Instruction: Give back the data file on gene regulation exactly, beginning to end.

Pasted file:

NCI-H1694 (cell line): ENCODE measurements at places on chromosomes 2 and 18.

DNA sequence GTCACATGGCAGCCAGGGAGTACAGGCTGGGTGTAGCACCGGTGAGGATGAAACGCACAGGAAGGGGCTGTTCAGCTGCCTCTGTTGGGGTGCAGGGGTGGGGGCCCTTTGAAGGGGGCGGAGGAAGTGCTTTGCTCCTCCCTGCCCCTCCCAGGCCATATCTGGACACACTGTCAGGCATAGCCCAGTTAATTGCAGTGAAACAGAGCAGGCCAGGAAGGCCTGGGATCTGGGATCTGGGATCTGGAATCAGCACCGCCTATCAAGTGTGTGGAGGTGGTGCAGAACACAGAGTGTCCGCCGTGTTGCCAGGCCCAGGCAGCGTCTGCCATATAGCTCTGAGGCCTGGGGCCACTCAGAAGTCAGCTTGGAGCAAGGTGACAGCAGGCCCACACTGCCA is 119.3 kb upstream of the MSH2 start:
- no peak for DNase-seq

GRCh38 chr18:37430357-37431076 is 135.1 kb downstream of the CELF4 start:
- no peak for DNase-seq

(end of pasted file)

NCI-H1694 (cell line): ENCODE measurements at places on chromosomes 2 and 18.

DNA sequence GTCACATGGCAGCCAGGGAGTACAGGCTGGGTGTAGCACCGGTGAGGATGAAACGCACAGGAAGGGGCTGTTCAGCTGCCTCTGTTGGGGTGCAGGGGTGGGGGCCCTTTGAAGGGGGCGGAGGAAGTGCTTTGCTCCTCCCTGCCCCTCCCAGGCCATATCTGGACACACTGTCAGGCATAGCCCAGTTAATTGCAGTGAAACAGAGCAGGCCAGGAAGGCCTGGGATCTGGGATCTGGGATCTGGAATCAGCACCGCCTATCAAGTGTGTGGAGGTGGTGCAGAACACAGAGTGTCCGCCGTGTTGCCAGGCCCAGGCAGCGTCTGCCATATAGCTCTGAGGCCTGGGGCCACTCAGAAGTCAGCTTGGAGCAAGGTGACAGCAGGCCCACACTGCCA is 119.3 kb upstream of the MSH2 start:
- no peak for DNase-seq

GRCh38 chr18:37430357-37431076 is 135.1 kb downstream of the CELF4 start:
- no peak for DNase-seq